Japan’s SoftBank Dumps Cash Into America’s Autonomous Vehicles, Sets GM Deadline for 2019


GM Cruise self-driving Testing

Several months after procuring a large ownership stake in Uber, SoftBank has placed $2.5 billion into General Motors’ self-driving program. The automaker intends to begin deploying autonomous vehicles next year and CEO Mary Barra says her company will invest $1.1 billion of its own funds into the effort to ensure the timeline is adhered to.

Thanks to the hefty investment from SoftBank’s Vision Fund, the Japanese holding company now owns roughly 20 percent of General Motors’ tech subsidiary, known as Cruise Automation. While tech firms and automakers have been driving hard to surpass each other in terms of autonomous development for years, GM currently appears to have the most riding on the hardware. 

The long-term strategy for General Motors sees ride sharing, taxi services, and personal data acquisition as a huge financial opportunities. By launching 13 million connected cars over the next several years, the company thinks it can accrue wealth through an in-car digital marketplace that sells apps and services. Afterward, it can collect driver data (purchasing choices, driving habits, etc.), sell it off to whoever wants it (including insurance companies), and issue in-car advertisements — something it’s already pursuing with help from IBM’s Watson.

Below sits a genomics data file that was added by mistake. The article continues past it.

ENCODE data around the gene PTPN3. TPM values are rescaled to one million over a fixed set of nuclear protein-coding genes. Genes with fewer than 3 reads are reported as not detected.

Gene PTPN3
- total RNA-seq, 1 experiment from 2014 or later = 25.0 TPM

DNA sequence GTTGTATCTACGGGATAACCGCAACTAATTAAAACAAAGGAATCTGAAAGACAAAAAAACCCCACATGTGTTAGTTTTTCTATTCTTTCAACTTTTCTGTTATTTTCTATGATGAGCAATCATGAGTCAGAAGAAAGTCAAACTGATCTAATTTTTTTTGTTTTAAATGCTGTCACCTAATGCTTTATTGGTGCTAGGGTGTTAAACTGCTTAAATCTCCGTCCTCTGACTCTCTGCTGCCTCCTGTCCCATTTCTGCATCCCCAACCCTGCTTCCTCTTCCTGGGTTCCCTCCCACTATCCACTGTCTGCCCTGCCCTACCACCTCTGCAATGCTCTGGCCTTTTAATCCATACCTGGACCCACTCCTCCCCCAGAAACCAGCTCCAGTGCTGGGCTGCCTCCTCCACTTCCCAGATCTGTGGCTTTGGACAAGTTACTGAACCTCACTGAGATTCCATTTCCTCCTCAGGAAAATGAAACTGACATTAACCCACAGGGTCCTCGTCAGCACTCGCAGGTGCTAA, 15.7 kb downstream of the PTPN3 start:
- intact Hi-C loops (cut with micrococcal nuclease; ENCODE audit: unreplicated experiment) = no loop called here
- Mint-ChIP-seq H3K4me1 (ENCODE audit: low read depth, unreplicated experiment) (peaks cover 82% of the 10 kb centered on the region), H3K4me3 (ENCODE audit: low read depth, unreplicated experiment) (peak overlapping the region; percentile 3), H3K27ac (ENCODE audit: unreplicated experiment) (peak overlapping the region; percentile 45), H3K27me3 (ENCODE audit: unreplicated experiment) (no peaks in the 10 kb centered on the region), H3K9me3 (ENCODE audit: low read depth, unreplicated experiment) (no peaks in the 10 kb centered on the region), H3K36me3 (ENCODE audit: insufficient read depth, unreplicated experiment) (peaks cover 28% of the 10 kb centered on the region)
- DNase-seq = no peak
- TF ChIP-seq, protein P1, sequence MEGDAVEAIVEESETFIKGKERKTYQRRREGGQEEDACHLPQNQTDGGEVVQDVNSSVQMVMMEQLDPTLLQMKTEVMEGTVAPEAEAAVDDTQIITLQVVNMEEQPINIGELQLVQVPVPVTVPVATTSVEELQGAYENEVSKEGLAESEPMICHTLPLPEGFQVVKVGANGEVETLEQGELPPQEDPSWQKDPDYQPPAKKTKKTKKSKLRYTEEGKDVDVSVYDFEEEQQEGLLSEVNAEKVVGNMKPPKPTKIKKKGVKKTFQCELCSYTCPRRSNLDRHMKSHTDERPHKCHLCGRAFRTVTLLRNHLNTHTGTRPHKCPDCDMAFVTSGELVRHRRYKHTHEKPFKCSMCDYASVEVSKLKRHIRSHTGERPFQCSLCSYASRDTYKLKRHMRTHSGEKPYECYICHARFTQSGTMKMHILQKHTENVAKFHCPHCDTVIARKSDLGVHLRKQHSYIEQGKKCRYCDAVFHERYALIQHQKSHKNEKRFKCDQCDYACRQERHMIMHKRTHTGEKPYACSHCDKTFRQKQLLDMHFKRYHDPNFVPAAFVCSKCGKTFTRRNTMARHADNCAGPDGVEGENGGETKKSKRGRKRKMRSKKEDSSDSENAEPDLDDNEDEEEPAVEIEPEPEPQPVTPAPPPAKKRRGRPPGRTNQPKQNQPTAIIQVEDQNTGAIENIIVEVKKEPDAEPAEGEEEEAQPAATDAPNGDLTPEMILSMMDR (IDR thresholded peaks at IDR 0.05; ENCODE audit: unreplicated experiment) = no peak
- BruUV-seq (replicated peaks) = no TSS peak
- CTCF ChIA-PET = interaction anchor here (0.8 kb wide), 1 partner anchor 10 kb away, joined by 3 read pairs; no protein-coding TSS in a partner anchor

However, the keystone to all of this is self-driving cars. The less time a driver has to spend looking at the road, the more time they can spend interacting with the digital marketplace and engage with GM’s carefully chosen partners. Essentially, General Motors can continue making money as a car manufacturer while running a healthy data-focused side business.

It’s something other automakers are considering and actively working on, but GM is making the most noise. Wall Street responded favorably following the company’s initial announcements in 2017, but the automaker’s stock price has been comparatively herky-jerky through 2018.

According to Bloomberg, $1.35 billion of SoftBank’s investment is conditional on the carmaker’s autonomous-driving arm being able to deploy vehicles next year. With so much riding on Cruise’s success, it seems unlikely General Motors would agree to a deal without being highly confident it can deliver.

News of the announcement drove GM’s share price up over 10 percent on Thursday. Assuming it maintains that trajectory, it would result in the largest single-day increase of automaker’s shares in almost a decade.

While SoftBank’s investment is the biggest news in the autonomous driving sphere, it’s not the only story. Waymo announced it will add roughly 62,000 Chrysler Pacifica vans to its fleet. The company intends to expand its driverless ride-hailing program into new markets after piloting it in Phoenix, Arizona, this year.

[Image: General Motors]